In Mark Twains, the mysterious stranger, he tells a very enticing story that has you at the edge of your seat. He tells a story that incorporates morality, war, religion, and cruelty. Those are just a few for example. What caught my eye was his great use of religion in the book. It truly makes you think or rethink some things of how you may feel about your religion. Although I’m sure, his intentions are never to change someone preference of their religion, more of making them think. It made me have to think critically, and it challenged me.
I found one of his quotes from this website, Twain, Mark. “The Mysterious Stranger.” The Mysterious Stranger Quotes. Goodreads, 2015. Web. Sept 1, 2015. “You are not you--you have no body, no blood, no bones, you are but a thought. I myself have no existence; I am but a dream--your dream, a creature of your imagination. In a moment you will have realized this, then you will banish me from your visions and I shall dissolve into the nothingness out of which you made me. In a little while you will be alone in shoreless space, to wander its limitless solitudes without friend or comrade forever—for you will remain a thought, the only existent thought, and by your nature inextinguishable, indestructible. But I, your poor servant, have revealed you to yourself and set you free. Dream other dreams, and better!”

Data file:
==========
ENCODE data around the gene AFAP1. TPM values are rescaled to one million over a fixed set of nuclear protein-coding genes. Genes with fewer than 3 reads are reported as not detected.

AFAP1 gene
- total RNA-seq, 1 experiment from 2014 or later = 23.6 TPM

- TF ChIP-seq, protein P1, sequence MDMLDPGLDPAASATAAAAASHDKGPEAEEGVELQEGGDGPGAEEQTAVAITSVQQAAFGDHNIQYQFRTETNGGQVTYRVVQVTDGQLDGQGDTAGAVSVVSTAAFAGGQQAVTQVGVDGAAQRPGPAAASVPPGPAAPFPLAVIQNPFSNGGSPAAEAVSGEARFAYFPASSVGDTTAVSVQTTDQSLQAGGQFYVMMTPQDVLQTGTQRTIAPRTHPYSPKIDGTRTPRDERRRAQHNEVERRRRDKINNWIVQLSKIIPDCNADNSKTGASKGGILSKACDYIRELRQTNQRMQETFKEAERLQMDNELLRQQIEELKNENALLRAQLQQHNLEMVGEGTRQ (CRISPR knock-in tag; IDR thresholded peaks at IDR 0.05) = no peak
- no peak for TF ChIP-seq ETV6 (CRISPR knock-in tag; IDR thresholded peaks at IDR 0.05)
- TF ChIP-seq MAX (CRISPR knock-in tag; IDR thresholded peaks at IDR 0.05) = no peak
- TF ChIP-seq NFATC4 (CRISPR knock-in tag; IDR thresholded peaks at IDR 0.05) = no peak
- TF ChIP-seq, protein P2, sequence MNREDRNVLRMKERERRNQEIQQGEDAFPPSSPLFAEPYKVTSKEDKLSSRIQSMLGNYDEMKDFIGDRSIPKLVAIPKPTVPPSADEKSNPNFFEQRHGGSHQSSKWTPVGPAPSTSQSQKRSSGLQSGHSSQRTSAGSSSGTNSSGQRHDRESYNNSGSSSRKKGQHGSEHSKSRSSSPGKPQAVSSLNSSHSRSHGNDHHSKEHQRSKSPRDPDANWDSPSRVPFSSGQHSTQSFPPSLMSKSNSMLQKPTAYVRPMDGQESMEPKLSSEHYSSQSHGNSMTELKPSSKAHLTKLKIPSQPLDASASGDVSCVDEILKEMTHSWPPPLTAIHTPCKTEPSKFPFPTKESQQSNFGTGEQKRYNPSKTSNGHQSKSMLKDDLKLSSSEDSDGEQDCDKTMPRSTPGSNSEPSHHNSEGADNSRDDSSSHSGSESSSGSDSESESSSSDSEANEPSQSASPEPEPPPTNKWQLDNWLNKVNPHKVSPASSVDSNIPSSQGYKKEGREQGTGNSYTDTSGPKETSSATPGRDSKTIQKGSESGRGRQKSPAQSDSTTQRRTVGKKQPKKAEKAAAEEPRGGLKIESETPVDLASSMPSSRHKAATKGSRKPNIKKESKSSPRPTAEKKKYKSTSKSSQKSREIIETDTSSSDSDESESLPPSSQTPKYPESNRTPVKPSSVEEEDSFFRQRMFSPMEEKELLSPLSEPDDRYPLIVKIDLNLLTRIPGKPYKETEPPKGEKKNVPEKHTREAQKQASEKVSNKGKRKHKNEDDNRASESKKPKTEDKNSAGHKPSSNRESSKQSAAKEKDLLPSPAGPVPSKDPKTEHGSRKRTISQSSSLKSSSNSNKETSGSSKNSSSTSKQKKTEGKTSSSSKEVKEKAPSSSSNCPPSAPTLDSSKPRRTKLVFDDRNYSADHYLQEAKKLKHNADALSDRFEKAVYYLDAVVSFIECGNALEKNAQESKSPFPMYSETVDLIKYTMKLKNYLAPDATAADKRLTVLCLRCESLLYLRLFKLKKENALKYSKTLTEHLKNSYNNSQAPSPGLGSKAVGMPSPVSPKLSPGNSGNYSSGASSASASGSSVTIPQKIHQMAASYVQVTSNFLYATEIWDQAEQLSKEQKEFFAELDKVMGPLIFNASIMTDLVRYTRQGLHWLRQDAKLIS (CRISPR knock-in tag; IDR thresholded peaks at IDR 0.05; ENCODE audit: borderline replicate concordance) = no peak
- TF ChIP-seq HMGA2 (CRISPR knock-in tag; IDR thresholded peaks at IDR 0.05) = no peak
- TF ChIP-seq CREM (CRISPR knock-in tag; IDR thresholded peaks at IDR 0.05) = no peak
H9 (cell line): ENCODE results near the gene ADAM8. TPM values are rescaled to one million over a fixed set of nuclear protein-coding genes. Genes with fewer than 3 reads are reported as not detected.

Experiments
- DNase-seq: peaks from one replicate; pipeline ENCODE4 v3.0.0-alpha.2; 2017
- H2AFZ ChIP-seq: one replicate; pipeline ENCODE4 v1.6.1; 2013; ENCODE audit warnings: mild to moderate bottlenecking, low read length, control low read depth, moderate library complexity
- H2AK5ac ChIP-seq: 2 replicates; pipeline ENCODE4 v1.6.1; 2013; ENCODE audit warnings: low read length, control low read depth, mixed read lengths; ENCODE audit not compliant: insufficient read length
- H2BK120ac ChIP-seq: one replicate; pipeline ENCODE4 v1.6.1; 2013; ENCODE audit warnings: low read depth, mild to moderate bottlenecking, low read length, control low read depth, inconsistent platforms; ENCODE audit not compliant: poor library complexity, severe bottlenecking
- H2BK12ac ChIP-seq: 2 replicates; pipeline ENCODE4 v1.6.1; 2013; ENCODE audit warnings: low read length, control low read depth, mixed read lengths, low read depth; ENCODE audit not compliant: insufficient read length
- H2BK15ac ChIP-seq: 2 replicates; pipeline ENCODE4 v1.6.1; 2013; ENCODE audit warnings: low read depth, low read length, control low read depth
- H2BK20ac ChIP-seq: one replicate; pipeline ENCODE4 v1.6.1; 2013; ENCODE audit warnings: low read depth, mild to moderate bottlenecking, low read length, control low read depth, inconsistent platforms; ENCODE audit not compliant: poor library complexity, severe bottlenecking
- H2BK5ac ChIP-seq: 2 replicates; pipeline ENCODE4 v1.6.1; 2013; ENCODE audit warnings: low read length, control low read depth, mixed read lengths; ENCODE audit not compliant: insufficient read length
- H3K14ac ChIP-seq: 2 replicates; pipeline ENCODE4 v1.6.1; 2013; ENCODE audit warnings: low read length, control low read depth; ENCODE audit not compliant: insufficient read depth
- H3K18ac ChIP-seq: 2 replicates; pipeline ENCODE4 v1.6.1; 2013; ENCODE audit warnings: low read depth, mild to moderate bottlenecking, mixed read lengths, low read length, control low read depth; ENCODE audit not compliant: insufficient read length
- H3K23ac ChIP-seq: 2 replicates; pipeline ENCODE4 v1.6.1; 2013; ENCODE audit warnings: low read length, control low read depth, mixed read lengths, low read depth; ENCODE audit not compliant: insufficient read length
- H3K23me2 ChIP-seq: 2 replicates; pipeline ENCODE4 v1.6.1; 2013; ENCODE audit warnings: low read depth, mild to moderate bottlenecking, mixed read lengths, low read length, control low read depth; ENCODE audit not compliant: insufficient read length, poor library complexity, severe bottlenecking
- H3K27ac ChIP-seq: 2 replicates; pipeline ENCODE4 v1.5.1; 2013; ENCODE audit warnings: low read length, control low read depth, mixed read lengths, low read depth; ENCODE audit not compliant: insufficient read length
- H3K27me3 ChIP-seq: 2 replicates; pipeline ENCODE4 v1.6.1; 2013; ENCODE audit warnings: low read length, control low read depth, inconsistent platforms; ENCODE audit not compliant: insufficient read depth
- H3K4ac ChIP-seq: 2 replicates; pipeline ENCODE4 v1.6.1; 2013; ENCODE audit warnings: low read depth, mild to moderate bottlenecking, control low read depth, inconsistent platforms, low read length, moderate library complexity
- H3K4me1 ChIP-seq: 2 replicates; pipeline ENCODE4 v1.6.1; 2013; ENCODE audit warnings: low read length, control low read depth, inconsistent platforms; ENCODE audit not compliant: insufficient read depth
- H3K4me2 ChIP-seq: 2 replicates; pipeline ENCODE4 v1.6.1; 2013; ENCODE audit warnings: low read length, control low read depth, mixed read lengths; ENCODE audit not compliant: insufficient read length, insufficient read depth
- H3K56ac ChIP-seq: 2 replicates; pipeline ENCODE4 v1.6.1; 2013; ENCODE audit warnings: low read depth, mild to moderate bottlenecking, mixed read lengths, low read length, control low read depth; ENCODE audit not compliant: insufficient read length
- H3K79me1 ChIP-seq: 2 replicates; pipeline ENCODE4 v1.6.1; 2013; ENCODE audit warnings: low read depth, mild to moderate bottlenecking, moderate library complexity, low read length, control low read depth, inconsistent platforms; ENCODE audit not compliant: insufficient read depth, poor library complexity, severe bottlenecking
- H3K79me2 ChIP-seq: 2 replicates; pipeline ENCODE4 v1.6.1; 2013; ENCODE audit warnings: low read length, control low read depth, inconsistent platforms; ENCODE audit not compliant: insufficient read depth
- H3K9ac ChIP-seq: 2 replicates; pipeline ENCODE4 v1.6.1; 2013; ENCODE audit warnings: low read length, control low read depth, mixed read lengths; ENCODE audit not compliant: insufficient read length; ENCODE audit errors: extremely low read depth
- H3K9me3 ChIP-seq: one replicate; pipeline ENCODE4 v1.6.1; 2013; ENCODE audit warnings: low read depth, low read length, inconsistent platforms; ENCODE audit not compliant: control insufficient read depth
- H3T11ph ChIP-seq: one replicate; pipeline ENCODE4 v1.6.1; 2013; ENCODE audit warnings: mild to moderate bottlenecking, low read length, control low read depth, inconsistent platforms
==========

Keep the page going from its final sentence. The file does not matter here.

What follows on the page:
He tells the boy there is no God, there is nothing but a thought. All that he sees is a trifle. Simply not there. Compared to today’s religions and how seriously people take them, this would probably make many people angry. They tend to feel that they know what God or a higher power knows. Twain, Mark. “The Mysterious Stranger.” The Mysteriou...
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...nd not many of those. The few that imagine themselves kings or gods are happy, the rest are no happier than the sane. Of course, no man is entirely in his right mind at any time, but I have been referring to the extreme cases. I have taken from this man that trumpery thing which the race regards as a Mind; I have replaced his tin life with a silver-gilt fiction; you see the result--and you criticize!”
Twain made a lot of sense but at the same time I think a person can be happy and sane. Happiness is in the hands of the individual who makes it. Happiness depends on who makes it, but I don’t think any man is fully rational. He had a great point there. No man is balanced, and people find their happiness, and if they have to be insane to conquer it, then that can’t be entirely balanced. Twain makes you think, and he makes you ponder the great questions of life.
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